If you are concerned about the potential presence of phthalates in candles, you can look for candles labeled as “phthalate-free” or made from natural waxes, such as beeswax or soy wax, which do not typically contain phthalates. But since fragrances may also introduce phthalates into the mix, this possibility should be considered.

Proper ventilation and safe candle use practices can help reduce exposure to any potential emissions from candles, including those containing phthalates.

However, as I noted earlier, following that advice may run counter to the way many people use scented candles: to scent a volume of air in rooms that are not being ventilated.

Beyond phthalates, a variety of chemicals used in  synthetic fragrances have been associated with health issues. While the exact composition of synthetic fragrances is often considered proprietary and not disclosed by manufacturers, research has shown that some of these fragrances can emit volatile organic compounds (VOCs) when burned, which can have health implications. Here are a few other chemicals commonly found in synthetic fragrances that have raised concerns:

  1. Volatile Organic Compounds (VOCs): Synthetic fragrances can release VOCs when burned, and some of these compounds, such as benzene and formaldehyde, are known to be harmful to human health. Prolonged exposure to high levels of VOCs can lead to respiratory issues and other health problems.(Pthalates are considered semi-VOCs or SVOCs)
  2. Aldehydes: Some synthetic fragrances contain aldehydes, which can be irritants and allergens for some individuals. Aldehydes like cinnamaldehyde and benzaldehyde have been associated with skin and respiratory irritation.
  3. Acetone: Acetone is a common solvent used in the manufacture of synthetic fragrances. It has a strong odor and can cause eye, nose, and throat irritation when inhaled in high concentrations.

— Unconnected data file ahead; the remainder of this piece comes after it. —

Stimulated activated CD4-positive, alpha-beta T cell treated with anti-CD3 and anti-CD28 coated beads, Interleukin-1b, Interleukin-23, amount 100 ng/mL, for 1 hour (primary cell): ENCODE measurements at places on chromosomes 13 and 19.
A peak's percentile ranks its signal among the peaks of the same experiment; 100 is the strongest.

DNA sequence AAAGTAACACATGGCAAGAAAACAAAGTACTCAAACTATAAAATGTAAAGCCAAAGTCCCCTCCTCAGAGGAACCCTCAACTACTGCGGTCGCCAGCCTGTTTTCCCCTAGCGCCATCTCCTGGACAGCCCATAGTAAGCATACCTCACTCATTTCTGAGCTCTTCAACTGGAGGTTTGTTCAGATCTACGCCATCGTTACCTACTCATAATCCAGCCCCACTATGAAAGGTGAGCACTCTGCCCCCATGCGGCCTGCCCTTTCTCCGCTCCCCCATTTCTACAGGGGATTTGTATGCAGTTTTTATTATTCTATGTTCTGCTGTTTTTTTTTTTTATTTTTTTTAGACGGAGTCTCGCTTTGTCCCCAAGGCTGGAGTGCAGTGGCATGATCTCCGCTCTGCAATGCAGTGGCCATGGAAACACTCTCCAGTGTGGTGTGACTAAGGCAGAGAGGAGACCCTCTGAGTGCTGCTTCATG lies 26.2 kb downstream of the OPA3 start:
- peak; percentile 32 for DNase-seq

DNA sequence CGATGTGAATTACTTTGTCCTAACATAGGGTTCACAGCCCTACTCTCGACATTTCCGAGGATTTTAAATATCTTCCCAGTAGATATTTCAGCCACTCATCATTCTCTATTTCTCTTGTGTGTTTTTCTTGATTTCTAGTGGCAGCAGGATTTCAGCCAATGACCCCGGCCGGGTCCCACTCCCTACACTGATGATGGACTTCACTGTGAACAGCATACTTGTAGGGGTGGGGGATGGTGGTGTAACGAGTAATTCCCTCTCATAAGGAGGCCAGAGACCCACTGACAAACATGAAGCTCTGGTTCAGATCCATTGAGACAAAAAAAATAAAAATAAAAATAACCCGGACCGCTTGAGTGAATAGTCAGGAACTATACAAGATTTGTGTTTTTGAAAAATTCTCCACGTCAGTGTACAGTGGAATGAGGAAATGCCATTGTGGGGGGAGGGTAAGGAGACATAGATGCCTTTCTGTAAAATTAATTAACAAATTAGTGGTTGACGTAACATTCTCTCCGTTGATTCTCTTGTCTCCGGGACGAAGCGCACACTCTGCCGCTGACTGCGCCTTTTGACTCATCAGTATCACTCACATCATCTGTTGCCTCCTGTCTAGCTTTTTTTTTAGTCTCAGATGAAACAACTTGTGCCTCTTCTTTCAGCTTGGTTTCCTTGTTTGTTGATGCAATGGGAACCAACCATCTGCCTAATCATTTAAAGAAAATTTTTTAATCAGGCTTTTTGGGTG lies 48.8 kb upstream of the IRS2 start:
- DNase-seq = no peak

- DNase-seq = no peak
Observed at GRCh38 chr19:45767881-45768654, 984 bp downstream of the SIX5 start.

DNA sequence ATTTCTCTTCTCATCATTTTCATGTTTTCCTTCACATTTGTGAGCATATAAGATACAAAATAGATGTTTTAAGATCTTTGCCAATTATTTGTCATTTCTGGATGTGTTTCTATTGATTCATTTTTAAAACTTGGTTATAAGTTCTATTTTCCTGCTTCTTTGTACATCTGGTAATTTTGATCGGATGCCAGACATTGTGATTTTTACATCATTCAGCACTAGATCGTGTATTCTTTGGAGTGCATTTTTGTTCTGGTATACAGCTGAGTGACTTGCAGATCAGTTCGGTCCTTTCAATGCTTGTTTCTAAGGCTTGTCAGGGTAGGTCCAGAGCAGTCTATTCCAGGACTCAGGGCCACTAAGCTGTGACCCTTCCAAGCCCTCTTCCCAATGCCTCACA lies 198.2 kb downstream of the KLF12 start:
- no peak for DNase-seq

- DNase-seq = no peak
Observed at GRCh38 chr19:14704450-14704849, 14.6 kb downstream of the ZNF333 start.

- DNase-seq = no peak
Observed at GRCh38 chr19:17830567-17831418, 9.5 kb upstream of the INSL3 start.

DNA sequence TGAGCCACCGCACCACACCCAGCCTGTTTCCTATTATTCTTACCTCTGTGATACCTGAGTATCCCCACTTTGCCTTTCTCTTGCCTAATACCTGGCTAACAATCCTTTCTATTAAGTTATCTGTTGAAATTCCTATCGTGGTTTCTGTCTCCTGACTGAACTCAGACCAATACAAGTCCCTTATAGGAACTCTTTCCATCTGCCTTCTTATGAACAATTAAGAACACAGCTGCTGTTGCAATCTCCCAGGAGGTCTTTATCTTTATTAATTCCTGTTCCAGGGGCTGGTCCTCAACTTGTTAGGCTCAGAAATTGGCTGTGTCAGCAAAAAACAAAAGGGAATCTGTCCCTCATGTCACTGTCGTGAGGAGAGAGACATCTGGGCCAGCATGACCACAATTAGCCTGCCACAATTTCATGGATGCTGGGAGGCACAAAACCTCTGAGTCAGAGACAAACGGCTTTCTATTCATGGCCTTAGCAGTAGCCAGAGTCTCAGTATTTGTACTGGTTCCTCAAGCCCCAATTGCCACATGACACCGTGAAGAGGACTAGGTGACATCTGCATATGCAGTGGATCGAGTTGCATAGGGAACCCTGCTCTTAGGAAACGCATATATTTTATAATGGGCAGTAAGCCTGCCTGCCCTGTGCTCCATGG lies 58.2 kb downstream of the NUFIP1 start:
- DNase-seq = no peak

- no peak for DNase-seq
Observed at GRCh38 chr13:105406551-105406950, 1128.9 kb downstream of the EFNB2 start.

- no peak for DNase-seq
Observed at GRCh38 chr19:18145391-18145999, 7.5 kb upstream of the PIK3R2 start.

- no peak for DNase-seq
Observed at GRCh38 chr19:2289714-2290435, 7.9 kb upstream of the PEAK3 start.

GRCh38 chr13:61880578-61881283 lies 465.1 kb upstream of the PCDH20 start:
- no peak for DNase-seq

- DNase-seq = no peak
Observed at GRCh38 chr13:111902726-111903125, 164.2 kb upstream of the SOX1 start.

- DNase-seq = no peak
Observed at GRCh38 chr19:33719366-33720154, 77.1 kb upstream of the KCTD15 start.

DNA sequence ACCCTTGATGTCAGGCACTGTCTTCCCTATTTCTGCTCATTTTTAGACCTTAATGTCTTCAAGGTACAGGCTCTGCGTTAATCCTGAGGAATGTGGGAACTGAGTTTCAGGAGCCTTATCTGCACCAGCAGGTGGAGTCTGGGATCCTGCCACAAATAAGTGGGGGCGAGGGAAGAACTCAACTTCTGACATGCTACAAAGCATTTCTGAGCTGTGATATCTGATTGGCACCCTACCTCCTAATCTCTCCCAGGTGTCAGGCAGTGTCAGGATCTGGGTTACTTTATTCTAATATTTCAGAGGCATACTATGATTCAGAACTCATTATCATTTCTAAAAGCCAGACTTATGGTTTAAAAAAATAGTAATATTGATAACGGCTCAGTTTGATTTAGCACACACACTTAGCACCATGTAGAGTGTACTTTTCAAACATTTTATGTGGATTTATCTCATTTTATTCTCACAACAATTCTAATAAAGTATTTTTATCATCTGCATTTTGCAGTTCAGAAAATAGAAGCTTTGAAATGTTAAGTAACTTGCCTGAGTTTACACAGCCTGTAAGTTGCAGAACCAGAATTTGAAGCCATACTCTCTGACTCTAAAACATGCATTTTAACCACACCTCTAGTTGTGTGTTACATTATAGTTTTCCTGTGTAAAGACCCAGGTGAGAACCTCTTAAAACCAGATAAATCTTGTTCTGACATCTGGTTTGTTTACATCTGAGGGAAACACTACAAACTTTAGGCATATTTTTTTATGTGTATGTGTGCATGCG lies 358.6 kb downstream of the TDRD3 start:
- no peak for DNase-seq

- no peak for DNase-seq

4. Limonene and Linalool: These natural compounds are often used to mimic citrus and floral scents in synthetic fragrances. While they are derived from natural sources, they can also react with ozone in indoor air to produce formaldehyde, a known irritant and potential carcinogen.
  5. Musk Compounds: Some synthetic fragrances contain synthetic musk compounds like nitromusks and polycyclic musks. These chemicals have been found to accumulate in the body and have raised concerns about potential long-term health effects.
  6. Allergens: Synthetic fragrances can contain allergenic compounds that may cause skin sensitization or allergic reactions in susceptible individuals. These reactions can range from mild skin irritation to more severe dermatological issues.

It is important to note that the items listed above don’t always pose a risk at the concentrations used in fragrance or essential oil, they’ve simply been flagged as potentially toxic or hazardous in large quantities or as raw materials.

Health effects of exposure to these chemicals can vary depending on the concentration, duration, and individual sensitivity. Some people may be more sensitive to synthetic fragrances than others. If you’re concerned about potential health risks associated with synthetic fragrances in candles, consider candles labeled as “fragrance-free” or “hypoallergenic” if you have sensitivities or allergies. Candles that are “VOC-free” are another option.  Proper ventilation can also help reduce the concentration of airborne chemicals when burning scented candles indoors.

If your candle maker is using synthetic fragrances, see how/if they are addressing potential issues.

Essential Oils

Given all the concerns laid out so far, should you just buy candles that use essential oils such as lavender or eucalyptus, to provide scent?  These options may be preferred by those seeking a more natural and potentially safer alternative. But there are issues to consider. Some essential oils can release compounds that may be toxic or irritating when burned in scented candles, particularly when they are used in excessive amounts or not handled correctly. It’s important to use caution when using candles or other products containing essential oils, especially if you or others in your household have a history of skin sensitivities, allergies, or respiratory issues.

Toxicity

Certain essential oils contain compounds that can be toxic when inhaled in large quantities.

  1. Wintergreen oil: Wintergreen oil contains methyl salicylate, which can be toxic in high concentrations and may cause respiratory issues.
  2. Eucalyptus oil: Eucalyptus oil contains a compound called eucalyptol. While eucalyptol is generally considered safe when used in appropriate concentrations, high doses can be toxic. Eucalyptus essential oil is commonly used for its clearing and decongestant properties. However, the eucalyptol it contains can trigger respiratory discomfort or allergies in some individuals.